New Egyptian menu at Frank, more A la Cart troubles, seal meat now for sale on Parliament Hill

New Egyptian menu at Frank, more A la Cart troubles, seal meat now for sale on Parliament Hill

Golden boy: hope you brought your appetite (Photo by Tarah) 

• Anne Yarymowich, executive chef at the AGO’s Frank, has put together a series of Egyptian-inspired dishes to honour King Tut’s arrival at the gallery this month. “Abundance and an exotic feel will be part of the experience,” with Yarymowich featuring “medjool dates, figs, pomegranates, pomegranate molasses, oranges and lamb.”  Although Yarymowich will change the lunch and dinner prix fixe menus each day, Egyptian dukkah—a dry nut and spice mixture served with bread for dipping—will be served throughout Tut’s Toronto tenure. [Toronto Star]

• For four Wednesdays, the Globe’s Jacquie McNish joined a group of power women as they communed with their inner “Child” at a George Brown class called Cooking Like Julia. Clutching designer knives and coffee mugs slyly filled with wine, the women learned how to slice an onion, clean a stovetop (one student protested “But I have a lady who does that”), and most importantly, relax and trust that butter is their friend. [Globe and Mail]

• MPs and senators hoping for their own Braveheart moment (a la Michaëlle Jean) may soon get their chance: Ottawa’s parliamentary restaurant is set to put seal on its menu. In the face of an EU ban on seal products, the dining hall, which is only open to Hill workers with a parliamentary pass, intends to show that sealing is both legal and acceptable in Canada. The meat will be served alongside other Can fare, like bison meat and baked salmon. [CBC]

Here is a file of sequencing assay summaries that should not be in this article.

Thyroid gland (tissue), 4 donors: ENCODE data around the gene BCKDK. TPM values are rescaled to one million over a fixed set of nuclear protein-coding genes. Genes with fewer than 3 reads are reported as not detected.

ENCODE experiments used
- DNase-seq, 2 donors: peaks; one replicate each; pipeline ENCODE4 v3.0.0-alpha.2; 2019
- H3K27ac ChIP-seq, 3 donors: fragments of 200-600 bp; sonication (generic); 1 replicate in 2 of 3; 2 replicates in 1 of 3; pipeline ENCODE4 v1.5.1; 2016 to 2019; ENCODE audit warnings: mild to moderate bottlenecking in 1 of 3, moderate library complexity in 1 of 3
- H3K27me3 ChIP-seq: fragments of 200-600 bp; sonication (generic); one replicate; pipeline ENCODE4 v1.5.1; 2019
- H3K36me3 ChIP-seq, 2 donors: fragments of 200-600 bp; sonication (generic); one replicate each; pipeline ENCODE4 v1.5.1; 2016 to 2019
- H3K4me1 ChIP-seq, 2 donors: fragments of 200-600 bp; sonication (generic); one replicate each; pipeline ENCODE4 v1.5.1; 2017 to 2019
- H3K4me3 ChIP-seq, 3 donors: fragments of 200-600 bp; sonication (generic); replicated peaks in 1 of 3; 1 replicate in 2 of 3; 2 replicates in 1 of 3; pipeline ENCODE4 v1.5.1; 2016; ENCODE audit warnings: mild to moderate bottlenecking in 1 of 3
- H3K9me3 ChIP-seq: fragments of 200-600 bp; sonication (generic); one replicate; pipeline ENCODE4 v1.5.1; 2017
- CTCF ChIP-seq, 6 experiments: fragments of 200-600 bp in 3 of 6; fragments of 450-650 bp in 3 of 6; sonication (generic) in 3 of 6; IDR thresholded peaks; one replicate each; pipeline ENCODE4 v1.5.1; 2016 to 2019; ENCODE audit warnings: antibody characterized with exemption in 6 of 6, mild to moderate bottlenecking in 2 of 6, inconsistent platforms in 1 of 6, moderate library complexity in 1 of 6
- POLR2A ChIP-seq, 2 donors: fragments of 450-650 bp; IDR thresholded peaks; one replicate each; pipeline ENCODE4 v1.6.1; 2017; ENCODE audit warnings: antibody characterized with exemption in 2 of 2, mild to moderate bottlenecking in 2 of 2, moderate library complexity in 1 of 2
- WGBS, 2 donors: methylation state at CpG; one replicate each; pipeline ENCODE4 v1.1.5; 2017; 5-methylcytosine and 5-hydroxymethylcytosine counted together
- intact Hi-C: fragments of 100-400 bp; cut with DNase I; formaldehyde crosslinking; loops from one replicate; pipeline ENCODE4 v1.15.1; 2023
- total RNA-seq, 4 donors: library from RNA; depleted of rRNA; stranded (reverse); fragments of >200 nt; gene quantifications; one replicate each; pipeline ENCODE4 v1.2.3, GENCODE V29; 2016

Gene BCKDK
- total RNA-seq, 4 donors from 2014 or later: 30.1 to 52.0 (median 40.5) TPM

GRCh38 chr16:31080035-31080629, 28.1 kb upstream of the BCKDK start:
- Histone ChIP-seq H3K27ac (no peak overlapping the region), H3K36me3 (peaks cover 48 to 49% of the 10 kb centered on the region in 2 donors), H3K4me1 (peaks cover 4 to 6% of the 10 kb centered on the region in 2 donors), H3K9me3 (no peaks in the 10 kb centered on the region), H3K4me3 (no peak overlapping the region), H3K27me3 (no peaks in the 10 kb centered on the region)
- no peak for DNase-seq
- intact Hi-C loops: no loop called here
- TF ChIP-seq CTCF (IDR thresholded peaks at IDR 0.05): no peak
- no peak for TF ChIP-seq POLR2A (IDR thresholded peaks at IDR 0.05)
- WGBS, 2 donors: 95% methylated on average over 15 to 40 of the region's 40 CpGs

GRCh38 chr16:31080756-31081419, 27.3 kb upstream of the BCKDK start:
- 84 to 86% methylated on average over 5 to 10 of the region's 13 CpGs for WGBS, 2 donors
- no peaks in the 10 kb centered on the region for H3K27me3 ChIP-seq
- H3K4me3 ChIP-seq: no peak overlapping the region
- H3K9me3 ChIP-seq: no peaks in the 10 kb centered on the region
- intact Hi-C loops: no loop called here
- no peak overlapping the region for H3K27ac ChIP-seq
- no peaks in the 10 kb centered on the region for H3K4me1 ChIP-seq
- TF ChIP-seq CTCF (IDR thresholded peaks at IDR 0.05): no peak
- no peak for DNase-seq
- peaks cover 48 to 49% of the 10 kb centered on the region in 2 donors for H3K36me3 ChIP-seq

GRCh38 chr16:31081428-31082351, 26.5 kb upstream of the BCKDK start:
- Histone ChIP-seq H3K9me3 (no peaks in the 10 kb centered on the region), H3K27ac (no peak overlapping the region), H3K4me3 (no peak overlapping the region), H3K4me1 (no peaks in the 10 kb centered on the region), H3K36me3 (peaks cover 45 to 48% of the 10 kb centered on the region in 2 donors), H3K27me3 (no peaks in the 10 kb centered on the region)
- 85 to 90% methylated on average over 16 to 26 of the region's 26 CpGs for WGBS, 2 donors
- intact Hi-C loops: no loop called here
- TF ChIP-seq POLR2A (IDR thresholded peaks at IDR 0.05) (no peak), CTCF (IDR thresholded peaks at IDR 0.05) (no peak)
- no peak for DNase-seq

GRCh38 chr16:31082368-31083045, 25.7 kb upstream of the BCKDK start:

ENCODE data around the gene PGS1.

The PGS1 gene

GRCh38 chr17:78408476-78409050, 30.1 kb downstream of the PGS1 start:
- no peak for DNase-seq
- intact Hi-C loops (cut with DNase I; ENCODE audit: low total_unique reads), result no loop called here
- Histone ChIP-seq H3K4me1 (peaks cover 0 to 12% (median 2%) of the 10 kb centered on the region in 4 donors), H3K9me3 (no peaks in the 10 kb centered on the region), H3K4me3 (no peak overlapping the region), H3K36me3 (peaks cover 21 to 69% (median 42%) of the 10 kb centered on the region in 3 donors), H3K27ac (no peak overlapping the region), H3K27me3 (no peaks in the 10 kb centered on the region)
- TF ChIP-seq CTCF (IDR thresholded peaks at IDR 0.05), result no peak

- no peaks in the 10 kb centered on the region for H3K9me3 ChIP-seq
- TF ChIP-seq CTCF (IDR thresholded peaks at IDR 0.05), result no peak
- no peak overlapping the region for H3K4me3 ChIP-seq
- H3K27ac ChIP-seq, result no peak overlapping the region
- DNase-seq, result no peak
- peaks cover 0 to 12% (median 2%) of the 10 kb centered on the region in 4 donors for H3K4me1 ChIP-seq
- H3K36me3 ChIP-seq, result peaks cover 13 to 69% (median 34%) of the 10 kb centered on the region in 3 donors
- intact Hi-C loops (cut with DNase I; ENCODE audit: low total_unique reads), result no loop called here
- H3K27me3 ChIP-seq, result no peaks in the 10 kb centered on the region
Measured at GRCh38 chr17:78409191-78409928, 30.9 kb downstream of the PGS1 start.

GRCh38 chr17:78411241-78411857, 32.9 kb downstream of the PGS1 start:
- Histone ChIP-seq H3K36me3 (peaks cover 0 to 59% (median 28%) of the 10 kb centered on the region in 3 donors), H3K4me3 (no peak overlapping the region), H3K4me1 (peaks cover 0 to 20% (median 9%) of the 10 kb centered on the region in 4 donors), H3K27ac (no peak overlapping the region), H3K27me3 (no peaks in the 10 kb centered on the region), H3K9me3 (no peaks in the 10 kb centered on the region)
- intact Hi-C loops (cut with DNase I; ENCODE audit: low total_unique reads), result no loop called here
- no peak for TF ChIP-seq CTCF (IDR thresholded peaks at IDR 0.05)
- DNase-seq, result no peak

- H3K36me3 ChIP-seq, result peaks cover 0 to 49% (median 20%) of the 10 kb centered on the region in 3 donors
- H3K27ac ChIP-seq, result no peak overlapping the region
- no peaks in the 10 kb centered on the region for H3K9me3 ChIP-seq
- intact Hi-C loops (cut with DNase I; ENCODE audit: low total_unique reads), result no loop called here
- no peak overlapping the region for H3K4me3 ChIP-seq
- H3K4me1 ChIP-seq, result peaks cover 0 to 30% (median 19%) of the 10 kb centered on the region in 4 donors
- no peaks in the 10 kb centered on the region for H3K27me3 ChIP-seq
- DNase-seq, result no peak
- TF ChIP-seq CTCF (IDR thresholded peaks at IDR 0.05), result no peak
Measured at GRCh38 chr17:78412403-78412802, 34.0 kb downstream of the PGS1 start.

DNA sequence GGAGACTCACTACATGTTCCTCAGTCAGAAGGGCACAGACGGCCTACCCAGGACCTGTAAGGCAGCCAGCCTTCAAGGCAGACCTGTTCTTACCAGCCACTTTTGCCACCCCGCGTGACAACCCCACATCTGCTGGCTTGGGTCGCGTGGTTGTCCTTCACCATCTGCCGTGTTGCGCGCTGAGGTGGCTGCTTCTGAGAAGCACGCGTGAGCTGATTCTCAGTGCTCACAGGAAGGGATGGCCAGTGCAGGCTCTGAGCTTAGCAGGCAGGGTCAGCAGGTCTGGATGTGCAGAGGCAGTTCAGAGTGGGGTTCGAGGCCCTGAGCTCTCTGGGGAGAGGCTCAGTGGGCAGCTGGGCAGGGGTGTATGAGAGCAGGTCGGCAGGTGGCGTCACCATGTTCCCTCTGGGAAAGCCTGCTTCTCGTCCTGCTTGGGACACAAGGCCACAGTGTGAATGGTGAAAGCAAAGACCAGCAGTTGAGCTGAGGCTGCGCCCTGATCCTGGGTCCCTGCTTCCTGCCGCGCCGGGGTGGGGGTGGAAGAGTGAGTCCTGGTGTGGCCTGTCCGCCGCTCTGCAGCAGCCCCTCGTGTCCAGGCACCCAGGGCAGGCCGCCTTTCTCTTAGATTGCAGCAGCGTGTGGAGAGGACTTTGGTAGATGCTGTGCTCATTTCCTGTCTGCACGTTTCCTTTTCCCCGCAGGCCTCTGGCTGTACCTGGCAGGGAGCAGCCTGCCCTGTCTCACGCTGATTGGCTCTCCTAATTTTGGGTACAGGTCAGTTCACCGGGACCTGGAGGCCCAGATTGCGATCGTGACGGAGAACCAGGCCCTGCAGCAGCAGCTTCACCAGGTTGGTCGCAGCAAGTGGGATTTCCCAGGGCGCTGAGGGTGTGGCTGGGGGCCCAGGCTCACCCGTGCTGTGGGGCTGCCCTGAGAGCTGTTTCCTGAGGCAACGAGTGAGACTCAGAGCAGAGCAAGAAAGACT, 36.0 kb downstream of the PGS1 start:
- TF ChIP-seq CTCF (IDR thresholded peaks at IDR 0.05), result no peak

• A la Cart vendors—like Bridgette Pinder, who sells jerk chicken at Yonge and St. Clair as a part of the city’s program to get ethnic food vendors on Toronto’s streets—are furious with the way Toronto Public Health has mangled the project. “They sent eight people, eight regular ordinary folk, into bankruptcy, and nobody seems to care,” Pinder told the Sun. “There is no heart in this program.” In an effort to save the initiative, TPH is trying to make it easier for the struggling vendors by reducing its restrictive, bureaucratic regulations. [Toronto Sun]

• A deluge of rain in the Midwest means that American Thanksgiving this year might be short on canned pumpkins. Nestlé, which produces America’s most popular pumpkin purée brand, Libby’s, announced on Tuesday that its inventory might not be able to meet the massive holiday demand. Although organic pumpkin growers on the west coast are trying to make up some of the shortfall, some suggest the best way to fill empty pie shells is by tracking down a pumpkin and making purée the old-fashioned way. [New York Times]